While it is nice to have direction from the Federal Reserve chairman on monetary policy and other important issues, the financial markets need policy stated in more succinct terms. This applies to all the Fed meetings under Alan Greenspan’s reign.
At the last Fed meeting, the chairman signaled to the world that even with stronger U.S. growth in the forecast, the federal funds interest rate would remain accommodative for “a considerable period.” I was taught that the Fed’s primary job was in creating price stability. Now they are telling the financial markets and the public: growth at any price. Hopefully they don’t mean it.
The general tax-paying public would be better served if each of our government branches, departments, and agencies would restate their primary missions and how they are to accomplish those missions, thereby creating accountability.
For instance, the Federal Reserve would state an inflation target range that can be deemed a good long-term policy goal, thereby fostering its price-stability mission.
If the Fed were to state an inflation target range, the financial markets and corporate CEOs would know short term and long term what to expect from the Fed in terms of monetary and interest-rate policy. The Federal Reserve would still retain ample flexibility to respond to trends gone awry and emergencies that occur from time to time. Meanwhile, making an inflation-goal policy known would engender trust over time with the business (mostly small entrepreneurs) and financial communities. Businesses and the markets would settle down to creating value for the investor instead of profits and losses for the speculators and the greedy.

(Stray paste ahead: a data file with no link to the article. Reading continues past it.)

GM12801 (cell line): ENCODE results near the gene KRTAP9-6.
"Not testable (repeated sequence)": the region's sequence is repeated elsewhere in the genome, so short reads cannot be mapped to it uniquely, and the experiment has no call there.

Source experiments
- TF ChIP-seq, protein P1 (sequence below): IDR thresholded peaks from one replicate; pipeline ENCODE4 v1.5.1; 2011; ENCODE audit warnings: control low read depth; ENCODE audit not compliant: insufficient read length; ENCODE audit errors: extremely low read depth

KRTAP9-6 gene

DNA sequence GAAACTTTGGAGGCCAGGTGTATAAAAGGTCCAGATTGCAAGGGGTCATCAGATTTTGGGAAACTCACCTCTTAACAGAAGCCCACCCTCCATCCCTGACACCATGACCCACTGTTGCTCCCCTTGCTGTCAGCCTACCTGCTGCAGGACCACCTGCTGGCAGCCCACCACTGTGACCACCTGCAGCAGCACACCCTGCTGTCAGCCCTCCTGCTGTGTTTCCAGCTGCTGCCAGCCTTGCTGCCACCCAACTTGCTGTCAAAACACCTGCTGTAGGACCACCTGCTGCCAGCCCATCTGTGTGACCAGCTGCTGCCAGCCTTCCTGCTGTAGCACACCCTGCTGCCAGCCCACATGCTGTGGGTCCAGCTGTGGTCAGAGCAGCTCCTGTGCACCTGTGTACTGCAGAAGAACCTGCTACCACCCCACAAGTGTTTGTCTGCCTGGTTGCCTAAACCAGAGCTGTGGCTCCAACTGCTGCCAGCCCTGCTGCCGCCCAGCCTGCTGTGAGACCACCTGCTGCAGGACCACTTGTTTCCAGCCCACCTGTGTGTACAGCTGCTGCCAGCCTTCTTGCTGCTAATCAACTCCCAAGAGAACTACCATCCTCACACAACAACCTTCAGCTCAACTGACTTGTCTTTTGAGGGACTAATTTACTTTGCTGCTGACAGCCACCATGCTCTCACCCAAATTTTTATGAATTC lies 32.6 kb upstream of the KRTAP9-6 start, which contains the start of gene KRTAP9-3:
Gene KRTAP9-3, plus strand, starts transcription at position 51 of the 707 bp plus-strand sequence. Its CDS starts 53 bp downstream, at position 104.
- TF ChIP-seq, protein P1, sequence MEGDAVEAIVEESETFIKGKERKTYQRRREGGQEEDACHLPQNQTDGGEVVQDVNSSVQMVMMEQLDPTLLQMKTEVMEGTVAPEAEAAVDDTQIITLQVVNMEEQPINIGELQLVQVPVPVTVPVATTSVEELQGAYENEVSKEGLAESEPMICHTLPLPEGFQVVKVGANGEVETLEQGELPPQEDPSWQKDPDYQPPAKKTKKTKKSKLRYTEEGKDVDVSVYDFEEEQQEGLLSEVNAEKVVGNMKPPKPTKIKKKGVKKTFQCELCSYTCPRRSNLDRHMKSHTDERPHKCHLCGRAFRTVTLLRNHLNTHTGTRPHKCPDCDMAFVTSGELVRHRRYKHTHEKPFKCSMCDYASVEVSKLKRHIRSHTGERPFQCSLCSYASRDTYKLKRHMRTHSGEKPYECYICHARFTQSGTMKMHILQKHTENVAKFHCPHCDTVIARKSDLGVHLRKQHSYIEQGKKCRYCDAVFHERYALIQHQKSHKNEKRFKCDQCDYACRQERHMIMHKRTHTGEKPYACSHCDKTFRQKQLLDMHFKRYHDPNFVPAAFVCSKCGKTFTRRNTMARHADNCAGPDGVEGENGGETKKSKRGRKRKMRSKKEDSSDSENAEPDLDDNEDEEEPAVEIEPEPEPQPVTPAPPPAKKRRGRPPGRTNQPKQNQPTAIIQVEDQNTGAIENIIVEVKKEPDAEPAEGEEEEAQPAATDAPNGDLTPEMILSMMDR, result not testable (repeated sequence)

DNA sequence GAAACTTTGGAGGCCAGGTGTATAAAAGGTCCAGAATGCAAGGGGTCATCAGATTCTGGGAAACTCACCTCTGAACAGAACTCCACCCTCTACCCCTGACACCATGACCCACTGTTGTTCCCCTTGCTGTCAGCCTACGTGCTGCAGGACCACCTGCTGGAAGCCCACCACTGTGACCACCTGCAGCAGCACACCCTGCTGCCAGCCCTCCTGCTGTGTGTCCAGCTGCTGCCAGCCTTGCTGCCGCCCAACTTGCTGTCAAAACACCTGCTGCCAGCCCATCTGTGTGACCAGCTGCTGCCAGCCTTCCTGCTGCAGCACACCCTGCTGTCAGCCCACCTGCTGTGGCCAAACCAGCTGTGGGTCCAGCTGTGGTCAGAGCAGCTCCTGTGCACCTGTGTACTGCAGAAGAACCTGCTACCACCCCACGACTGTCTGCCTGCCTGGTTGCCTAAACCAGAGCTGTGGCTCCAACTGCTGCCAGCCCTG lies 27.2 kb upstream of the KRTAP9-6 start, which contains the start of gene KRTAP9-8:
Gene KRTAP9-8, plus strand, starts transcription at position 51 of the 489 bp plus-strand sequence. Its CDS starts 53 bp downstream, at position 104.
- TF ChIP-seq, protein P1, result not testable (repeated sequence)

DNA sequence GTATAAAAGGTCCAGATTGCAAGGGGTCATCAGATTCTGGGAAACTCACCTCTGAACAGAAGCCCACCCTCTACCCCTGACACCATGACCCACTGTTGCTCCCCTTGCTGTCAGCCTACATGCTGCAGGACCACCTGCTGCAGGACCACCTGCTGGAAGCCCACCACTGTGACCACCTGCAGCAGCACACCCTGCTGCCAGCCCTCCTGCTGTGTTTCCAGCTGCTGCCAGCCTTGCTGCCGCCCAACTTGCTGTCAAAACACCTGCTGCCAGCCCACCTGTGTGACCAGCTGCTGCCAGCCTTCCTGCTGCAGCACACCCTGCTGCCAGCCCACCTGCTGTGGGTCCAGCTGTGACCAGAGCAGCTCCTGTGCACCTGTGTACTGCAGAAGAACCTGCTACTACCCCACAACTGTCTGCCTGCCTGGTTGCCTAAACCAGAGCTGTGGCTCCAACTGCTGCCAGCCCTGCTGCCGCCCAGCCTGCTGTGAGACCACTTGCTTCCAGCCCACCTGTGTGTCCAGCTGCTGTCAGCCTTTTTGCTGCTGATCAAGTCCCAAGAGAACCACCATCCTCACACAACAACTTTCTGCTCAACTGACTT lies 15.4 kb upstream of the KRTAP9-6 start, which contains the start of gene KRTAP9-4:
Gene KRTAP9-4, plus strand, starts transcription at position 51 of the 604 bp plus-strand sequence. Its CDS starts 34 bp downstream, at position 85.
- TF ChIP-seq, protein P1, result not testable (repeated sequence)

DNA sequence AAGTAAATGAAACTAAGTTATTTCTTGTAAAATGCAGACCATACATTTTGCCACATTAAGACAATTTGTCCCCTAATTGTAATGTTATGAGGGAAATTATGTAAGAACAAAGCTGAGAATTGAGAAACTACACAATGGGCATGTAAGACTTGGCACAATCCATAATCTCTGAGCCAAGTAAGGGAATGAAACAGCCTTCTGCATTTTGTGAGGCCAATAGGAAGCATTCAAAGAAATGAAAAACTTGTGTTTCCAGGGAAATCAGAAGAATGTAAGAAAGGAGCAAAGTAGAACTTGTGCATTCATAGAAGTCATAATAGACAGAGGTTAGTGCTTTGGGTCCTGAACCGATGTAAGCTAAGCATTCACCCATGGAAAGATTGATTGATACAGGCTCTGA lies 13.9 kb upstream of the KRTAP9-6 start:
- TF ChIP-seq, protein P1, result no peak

The general public deserves standards, transparency, and accountability. The Fed should do everything in its power to retain the trust of the general public. They should fight for their own independence; for the independence of the SEC in their mission to protect the small investor; for the oversight of Fannie Mae and Freddie Mac; and for the independence of the Financial Accounting Standards Board (FASB).
The risk to our capitalist system does not come from the normal swings of economic cycles. It comes from short-term gamesmanship and a lack of true accountability, both of which can create a crisis of confidence.
Let’s not go there.
— Patricia A. Small is a partner with KCM Investment Advisors [visit their new site], and is the former Treasurer, University of California.